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The day book. (Chicago, Ill.) 1911-1917, May 26, 1915, NOON EDITION, Image 2

Image and text provided by University of Illinois at Urbana-Champaign Library, Urbana, IL

Persistent link: http://chroniclingamerica.loc.gov/lccn/sn83045487/1915-05-26/ed-1/seq-2/

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men. Well, look upon these endless
swarms of men, thousands upon
thousands of men, streets full of men,
men well within the age limits of
your demand. Here is army after
army for you. Why don't you take
them? -.
Why not? Well, this is- why not.
Listless, nerveless, dull-eyed, with
hollow chests, pallid faces, scrawny
forms What! Will you make sol
diers of these? Once, years ago, the
recruiters tried that experiment with
results well known in the secret his
tory of the army. They will not try
it again.
Traditionally, the British yoeman
was the strongest man of his inches
that went in shoe leather. While the
nation slept on this tradition a pro
found revolution had taken place.
Up to 1849 the country had been
largely agricultural. When the Corn
Laws were repealed she ceased to be
agricultural and developed into the
greatest manufacturing nation in the
world.
A vast army of producers gradually
exchanged agricultural employment
for life in the back alleys, dark courts,
sub-cellars and attics of the crowded
manufacturing cities.
Also, they exchanged open air life
for the grinding monotony of mills,
the fresh air of the fields for the
stenches of slums, and the rough,
hearty farm fare for tea, salt fish and
jam. f
The second and third generations
under tense conditions furnish those
strange beings that, inert and hope
lessly inefficient, now live and swarm
in the most repulsive regions of every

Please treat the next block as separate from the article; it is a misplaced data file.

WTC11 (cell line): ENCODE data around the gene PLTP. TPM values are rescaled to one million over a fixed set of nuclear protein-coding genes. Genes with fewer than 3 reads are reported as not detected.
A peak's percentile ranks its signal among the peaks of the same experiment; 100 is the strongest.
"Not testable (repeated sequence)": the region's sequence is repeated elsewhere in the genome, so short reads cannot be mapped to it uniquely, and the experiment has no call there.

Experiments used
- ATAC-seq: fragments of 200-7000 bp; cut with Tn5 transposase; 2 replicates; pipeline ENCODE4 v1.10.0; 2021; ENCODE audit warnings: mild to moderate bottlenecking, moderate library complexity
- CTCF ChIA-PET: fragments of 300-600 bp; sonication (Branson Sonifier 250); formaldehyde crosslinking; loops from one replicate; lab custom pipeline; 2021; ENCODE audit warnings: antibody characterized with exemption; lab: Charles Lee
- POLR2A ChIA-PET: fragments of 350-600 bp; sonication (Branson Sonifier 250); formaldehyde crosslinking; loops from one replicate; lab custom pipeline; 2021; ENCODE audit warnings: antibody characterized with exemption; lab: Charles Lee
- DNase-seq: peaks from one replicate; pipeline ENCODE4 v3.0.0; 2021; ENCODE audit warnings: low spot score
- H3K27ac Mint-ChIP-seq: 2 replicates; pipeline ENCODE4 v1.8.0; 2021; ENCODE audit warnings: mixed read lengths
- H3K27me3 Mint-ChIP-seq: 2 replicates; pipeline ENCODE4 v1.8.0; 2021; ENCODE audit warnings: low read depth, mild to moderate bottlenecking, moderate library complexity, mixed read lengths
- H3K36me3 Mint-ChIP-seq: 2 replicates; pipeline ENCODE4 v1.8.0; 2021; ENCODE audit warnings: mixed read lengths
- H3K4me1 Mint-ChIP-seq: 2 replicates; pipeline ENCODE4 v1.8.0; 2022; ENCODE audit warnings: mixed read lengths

British city.
They represent the price that Eng
land is paying for her neglect of her
less fortunate.
They are not alone feeble in body,
but equally feeblein mind. If you
were to try to talk with some of
them you would find that they do not
understand you, nor could you well
understand them. You would find in
their rickety frames, horribly wreck-
ed by a faulty industrial system, a-
race of men apart and with only the
rudiments of human intelligence. You
would find, for instance, that some of
them seem to have forgotten how to
laugh, that they have almost no
knowledge of passing events and the
world about them, that they barely
know there is a war. You would find
that by day they creep out of their
holes and by night creep back again
like some dreadful animal! You would
find that to get something to eat and
to find some place to sleep constitute
for these children of God and breth.
ren of yours the horizon of life.
It is a horrible fact that in London
the underfed and the illfed are in a
majority after all these centuries of
civilization, here in civilization's cen
ter. If you were to go attentively
along any of the streets you would
see how true this is. The proportion
of young men most plainly ill-nourished
and proportion of young men
revealing the stigma of degeneracy
are not less appalling.
Furthermore, it is unfortunately
true that the mill that produced these
specters continues to operate. To this
day a very large part of the toiling
millions never get enough to eat, in
habit gloomy or unsanitary dwellings,
work long hours at dreary employ
ments, and as a result are thin-blooded,
small-boned and without ambi
tion. And that is one reason why
Great Britain has no such army as
Germany's and will have none.
It was the aftermath of Boer war
revelations that jolted the nation to
some of these facts. Nobody should
have been surprised; there had been
warnings enough. For years the un
heeded -prophets had been pointing
out that the conditions to which the
majority were condemned were eat
ing out the strength of the nation.
There was no strength; they said, in
the fortunes of a few, nor even in fac
tories, ships and trade. The only as
set of national strength was the phys
ical well being and intellectual devel
opment of the masses. When these
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